As care-at-home continues to accelerate, health plans play an important role in making home-based care more accessible and available to their members. 

Dina CEO Ashish V. Shah (far left) led the recent “Innovating With Health Plans” panel at the Home Health Care News FUTURE conference, where he and health plan leaders talked about why they value “boots on the ground,” and how care providers can work with plans to drive outcomes.

Shah was joined by (from left to right) Sheryl Markowitz, senior vice president of clinical operations at Healthfirst; Steve Wogen, chief growth officer at CareCentrix; and G.T. Sweeney, chief information officer at Healthfirst. Following is an edited version of the discussion.

Focus on Data, Outcomes

Shah: Steve, CareCentrix is a convener of home-based care across the country; you serve many different health plans. Can you tell us how CareCentrix is evolving its business to support a value-based care model?

Wogen: Most organizations are trying to work with multiple health plans, and every health plan has a different perception of what value-based looks like. We’re trying to bring some standards to how a health plan may think about that, and then work with providers in a very different way to connect them to health plans with one unified model.

And if we can do that successfully, it streamlines the work for everybody involved, it drives more value to the system, and it helps us accelerate the push towards value-based care. But it’s going to be a journey and part of making it real is technology. It is the enabler to make it work.

Shah: The unique opportunity we have right now is the shift into the home, and technology really makes that possible. G.T., can you share your perspective on the role technology plays in all of this?

Sweeney: It’s a big challenge and it’s a big opportunity, but the time is now to use technology to drive collaboration. I think the next five years are going to be characterized by a digital disruption that changes the way everybody participates in the healthcare ecosystem and makes it easier for consumers to access care.

But if we’re going to make it easier for consumers, we’ve got to make it easier for those who deliver care as well. I’m talking about home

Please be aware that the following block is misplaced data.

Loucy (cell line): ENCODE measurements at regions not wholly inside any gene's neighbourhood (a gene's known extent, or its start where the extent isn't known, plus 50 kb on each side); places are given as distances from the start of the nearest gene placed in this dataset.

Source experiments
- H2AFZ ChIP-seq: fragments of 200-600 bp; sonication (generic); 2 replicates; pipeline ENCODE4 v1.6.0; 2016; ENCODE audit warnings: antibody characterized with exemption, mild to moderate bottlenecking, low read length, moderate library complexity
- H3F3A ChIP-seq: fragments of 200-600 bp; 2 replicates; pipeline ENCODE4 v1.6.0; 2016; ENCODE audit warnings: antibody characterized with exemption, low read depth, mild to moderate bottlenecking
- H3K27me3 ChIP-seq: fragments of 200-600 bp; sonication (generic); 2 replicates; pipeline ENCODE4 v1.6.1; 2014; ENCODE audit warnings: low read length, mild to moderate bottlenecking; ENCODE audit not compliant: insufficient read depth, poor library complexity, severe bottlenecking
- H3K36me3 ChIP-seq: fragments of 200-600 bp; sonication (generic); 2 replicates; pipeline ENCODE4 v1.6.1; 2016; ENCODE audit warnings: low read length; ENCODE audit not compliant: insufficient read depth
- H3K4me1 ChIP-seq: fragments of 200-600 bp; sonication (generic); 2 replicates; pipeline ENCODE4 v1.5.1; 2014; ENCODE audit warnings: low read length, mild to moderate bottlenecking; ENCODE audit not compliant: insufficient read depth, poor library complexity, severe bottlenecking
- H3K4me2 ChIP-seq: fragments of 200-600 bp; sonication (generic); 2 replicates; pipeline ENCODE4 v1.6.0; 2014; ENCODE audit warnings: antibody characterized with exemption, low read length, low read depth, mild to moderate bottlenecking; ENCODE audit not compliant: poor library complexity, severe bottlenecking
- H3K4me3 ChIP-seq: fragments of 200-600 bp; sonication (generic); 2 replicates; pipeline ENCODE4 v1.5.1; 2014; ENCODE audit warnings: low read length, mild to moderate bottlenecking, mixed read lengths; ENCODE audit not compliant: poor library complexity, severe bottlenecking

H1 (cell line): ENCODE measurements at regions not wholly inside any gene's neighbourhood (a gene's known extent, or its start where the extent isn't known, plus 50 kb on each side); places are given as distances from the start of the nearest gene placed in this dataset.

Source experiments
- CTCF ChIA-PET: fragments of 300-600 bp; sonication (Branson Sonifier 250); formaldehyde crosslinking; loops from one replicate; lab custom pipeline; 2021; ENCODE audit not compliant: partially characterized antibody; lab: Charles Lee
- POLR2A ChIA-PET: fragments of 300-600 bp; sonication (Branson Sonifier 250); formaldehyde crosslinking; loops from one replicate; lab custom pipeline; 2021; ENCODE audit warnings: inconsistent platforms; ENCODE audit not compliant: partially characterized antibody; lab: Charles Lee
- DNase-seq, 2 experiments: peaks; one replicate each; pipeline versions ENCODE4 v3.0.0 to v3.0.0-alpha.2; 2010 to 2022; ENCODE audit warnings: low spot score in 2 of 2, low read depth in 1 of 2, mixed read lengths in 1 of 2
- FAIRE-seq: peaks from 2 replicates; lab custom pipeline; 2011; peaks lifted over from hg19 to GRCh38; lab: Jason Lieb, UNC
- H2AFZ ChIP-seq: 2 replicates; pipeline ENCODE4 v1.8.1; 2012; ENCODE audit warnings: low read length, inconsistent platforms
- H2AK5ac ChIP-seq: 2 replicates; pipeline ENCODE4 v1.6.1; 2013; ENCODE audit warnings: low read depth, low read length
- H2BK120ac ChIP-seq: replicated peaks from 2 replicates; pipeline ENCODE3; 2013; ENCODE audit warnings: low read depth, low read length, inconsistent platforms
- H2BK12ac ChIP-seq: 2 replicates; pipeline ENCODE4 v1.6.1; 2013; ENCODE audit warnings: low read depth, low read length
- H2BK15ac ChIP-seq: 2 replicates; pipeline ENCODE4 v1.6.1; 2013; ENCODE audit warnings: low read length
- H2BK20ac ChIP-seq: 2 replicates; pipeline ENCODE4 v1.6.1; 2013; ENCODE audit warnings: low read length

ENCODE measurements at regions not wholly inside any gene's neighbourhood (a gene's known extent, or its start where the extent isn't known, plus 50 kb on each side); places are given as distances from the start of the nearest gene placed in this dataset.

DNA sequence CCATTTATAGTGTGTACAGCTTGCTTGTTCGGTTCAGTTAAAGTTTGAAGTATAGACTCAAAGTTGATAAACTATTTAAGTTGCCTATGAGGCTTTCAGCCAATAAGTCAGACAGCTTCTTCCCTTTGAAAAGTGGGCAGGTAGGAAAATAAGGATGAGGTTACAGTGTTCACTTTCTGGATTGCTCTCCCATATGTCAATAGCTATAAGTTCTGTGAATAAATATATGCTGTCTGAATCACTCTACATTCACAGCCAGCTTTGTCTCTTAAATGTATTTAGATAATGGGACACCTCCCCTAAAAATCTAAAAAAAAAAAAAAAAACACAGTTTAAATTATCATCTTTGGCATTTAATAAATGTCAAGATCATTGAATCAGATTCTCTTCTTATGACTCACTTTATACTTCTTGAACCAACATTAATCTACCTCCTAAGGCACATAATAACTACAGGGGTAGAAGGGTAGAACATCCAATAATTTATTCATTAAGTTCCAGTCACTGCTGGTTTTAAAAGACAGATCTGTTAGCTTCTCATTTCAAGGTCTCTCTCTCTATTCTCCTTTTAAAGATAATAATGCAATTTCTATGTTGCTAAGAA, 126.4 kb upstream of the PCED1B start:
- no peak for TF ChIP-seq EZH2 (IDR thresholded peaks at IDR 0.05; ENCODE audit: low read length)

healthcare workers, home healthcare specialists, and unpaid caregivers. Now is the time to embrace technology to make it easier for everyone who participates in the delivery of care.

Shah: When we think about home-based providers, there’s a plethora of solutions, and then there are some folks who haven’t yet started that technology adoption. How do organizations partner with Healthfirst regardless of where they are on the technology spectrum?

Sweeney: I think for every company, it’s about being relentlessly focused on delivering something of value to the consumer, and then making intentional decisions around what platforms you want to participate in, but also recognizing that those decisions have to be flexible because the market is going to evolve. 

The winners are going to be those who do the things they do really well, and also are committed to collaborating and being part of the broader healthcare ecosystem, including complying with APIs and other industry standards.

It’s a big challenge and it’s a big opportunity, but the time is now to use technology to drive collaboration.

Shah: When I think of the models for both Healthfirst and CareCentrix, no one provider has enough scale to be able to serve all of your members across your organizations. There’s some that have some market share, but if you add up the top ten, there’s not enough density. So this role of a convener or network certainly comes to mind; that’s partially what Dina is trying to do, make it easier for plans and systems to partner with many different providers. 

Steve, given the fact that you organize over 8,000 home-and community-based providers across the U.S., how do you think about
differentiation in all of those providers–how does someone stand out in the crowd? 

Wogen: You’re right–home health agencies are going to have to differentiate themselves. And from my perspective, it comes down to demonstrating outcomes. This is going to be critical to go into a value-based contract. It’s total cost of care, first and foremost, followed by patient engagement and patient satisfaction. This means you need to get more real-time data and work with organizations or consulting firms that can help you analyze that data so you can report it back to the health plan in a meaningful way. 

Underneath all of this is technology, and that will be absolutely critical. You need to think through potential partners and/or invest in technology to collect that information and report on a real-time basis.